Willingness to Pay
English: % of potential customers willing to purchase [specify the product or service] for [specify the price]
French: % de clients potentiels désireux d'acheter [précisez le produit ou le service] pour [précisez le prix]
Czech: % potencionálních zákazníků ochotných si zakoupit [uveďte daný produkt nebo službu] za [uveďte cenu]
What is its purpose?
This is an essential 'demand side' indicator assessing the proportion of potential customers who are willing to purchase the promoted product for a certain price (for example, purchase a specific type of a water filter for 4 USD).
How to Collect and Analyse the Required Data
Collect the following data by conducting individual interviews with a representative sample of your target group members:
RECOMMENDED SURVEY QUESTION (Q) AND POSSIBLE ANSWERS (A)
Q1: If a seller offers your household [specify the product / service] for [specify the price], would you buy it?
A1: yes / no / I do not know
Calculate the indicator's value by dividing the number of respondents willing to purchase the product/ service for the given price by the total number of respondents and multiply the result by 100.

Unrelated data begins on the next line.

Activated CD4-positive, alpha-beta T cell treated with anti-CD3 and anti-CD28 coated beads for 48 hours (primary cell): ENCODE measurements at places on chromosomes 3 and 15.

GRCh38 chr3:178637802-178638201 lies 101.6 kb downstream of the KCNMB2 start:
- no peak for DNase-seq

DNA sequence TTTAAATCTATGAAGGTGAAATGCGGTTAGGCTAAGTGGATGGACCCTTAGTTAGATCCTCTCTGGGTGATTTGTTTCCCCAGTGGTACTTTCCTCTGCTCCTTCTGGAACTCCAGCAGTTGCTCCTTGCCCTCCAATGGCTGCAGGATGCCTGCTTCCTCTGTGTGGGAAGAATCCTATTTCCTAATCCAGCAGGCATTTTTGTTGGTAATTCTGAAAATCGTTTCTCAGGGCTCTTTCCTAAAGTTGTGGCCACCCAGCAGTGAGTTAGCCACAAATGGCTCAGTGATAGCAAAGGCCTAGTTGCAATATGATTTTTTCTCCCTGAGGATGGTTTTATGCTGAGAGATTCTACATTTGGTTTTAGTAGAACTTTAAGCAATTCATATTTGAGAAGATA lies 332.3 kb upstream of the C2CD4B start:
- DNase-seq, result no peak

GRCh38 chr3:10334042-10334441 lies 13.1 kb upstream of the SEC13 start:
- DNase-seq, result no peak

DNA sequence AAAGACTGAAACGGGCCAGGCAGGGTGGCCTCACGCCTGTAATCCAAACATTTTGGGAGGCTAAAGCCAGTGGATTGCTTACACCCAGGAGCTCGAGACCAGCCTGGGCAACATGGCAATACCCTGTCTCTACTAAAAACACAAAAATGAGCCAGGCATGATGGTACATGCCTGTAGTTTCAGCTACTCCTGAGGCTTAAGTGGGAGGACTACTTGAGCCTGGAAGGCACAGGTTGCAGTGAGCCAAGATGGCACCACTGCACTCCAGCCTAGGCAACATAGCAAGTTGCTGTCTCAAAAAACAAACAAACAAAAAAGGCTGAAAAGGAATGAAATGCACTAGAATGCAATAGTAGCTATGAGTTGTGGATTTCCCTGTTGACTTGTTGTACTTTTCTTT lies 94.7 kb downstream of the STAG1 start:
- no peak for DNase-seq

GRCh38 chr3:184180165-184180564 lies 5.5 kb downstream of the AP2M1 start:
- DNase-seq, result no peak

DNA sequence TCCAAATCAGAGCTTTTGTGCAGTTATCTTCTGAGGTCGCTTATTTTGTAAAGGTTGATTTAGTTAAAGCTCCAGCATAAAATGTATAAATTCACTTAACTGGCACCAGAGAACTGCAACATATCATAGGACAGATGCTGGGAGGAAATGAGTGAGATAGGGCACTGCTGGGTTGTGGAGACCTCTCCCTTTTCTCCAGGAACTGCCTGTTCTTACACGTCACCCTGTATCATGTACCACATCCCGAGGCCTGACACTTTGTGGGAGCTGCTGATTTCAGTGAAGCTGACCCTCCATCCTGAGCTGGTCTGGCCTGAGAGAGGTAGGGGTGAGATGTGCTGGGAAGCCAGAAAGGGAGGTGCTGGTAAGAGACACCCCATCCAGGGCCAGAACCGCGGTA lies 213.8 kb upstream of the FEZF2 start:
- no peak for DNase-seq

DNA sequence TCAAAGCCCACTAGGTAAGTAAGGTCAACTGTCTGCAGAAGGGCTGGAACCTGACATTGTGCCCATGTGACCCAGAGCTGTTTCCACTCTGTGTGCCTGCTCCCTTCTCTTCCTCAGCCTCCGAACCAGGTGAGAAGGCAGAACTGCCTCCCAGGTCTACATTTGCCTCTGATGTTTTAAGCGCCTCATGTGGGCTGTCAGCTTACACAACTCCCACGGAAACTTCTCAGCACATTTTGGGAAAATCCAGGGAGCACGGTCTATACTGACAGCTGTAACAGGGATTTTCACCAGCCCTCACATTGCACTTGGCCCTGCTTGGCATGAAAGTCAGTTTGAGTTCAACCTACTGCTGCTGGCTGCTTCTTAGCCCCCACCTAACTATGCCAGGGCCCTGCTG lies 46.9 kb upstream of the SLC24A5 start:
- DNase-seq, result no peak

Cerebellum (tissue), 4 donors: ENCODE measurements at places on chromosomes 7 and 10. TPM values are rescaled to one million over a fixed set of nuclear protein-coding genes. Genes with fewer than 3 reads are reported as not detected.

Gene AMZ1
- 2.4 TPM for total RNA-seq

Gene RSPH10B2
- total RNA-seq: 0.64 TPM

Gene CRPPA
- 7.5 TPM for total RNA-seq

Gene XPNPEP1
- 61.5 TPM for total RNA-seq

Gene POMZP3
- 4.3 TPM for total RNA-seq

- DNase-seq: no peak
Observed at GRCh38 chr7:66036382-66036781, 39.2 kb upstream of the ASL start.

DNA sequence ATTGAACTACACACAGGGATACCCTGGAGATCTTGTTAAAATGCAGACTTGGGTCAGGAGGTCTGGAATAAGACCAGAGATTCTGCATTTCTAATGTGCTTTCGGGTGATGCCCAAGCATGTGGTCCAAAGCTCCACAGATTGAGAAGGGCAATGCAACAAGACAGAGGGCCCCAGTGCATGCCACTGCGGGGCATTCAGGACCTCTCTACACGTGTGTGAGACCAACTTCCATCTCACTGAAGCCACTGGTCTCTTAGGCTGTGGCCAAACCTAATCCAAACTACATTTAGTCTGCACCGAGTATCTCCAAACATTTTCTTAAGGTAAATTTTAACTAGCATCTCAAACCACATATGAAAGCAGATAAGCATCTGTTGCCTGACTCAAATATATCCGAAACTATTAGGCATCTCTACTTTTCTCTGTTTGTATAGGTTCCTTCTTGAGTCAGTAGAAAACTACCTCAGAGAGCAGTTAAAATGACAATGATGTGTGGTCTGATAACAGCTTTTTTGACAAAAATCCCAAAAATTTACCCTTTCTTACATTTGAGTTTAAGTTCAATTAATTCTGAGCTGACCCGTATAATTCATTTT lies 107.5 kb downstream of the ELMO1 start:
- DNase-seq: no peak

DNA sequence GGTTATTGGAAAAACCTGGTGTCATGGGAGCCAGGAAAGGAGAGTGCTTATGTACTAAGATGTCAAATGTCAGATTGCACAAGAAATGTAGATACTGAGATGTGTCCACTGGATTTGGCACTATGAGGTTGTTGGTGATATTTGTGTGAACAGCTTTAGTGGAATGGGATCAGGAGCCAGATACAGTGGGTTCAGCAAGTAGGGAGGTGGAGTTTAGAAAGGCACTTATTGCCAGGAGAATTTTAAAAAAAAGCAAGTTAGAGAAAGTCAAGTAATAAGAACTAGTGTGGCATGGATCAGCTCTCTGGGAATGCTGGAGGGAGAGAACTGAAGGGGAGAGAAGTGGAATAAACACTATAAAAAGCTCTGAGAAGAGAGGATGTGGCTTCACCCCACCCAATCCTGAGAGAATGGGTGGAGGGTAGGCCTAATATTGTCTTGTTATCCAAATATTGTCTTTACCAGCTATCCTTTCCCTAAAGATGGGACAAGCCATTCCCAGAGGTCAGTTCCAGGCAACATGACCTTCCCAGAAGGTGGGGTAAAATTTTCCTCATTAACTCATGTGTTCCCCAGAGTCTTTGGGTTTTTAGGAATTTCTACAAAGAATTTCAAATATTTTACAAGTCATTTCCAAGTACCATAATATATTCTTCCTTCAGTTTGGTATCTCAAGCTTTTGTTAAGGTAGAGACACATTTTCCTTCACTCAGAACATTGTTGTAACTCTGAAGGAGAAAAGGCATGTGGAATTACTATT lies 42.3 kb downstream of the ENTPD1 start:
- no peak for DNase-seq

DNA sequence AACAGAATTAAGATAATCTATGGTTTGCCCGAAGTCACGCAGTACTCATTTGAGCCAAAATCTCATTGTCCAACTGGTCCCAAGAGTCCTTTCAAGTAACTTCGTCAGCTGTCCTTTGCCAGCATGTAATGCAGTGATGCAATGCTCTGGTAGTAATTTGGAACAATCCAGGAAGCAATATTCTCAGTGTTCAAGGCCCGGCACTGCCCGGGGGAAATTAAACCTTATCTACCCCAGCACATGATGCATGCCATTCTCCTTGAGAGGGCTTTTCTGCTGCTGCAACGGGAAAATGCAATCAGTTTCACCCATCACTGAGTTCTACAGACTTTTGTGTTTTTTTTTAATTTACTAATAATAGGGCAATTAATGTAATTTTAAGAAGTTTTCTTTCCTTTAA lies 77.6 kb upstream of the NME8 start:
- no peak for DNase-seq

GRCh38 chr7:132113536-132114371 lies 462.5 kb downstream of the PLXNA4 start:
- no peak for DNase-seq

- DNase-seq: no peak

1) The fact that a person says that s/he would buy the product for the given price does not necessarily mean that s/he will actually do it. To some extent, the other way round might also apply – a person who initially refuses to pay the price might decide to do it once s/he is more convinced of the product/ service's benefits. Despite these 'inaccuracies', the data provided by the indicator are essential for any marketing-related activities that introduce new or promote existing products.
2) To avoid any misunderstanding, show the respondent the product (or its photo) you are asking about.
3) In case you are interested in people's willingness to pay (WTP) for a new or locally unfamiliar product/ service which might be difficult for the target population to imagine, introduce the product/ service first, describe its benefits and only then ask about the respondent's willingness to pay (it is a challenging task for the respondents to decide how much they would pay for a product/ service they are not familiar with).
4) The price you inquire about should be the real price of the given product (you are assessing how many people might be willing to pay for it).
5) The indicator assesses willingness to pay by using a simple customer survey method. There is a range of other methods you can use, such as experimental auctions. To learn more, read A Review of Methods for Measuring Willingness-to-Pay (see link below).
6) Disaggregate the data by wealth.
Access Additional Guidance
- Innovative Marketing (2006) A Review of Methods for Measuring Willingness-To-Pay (.pdf)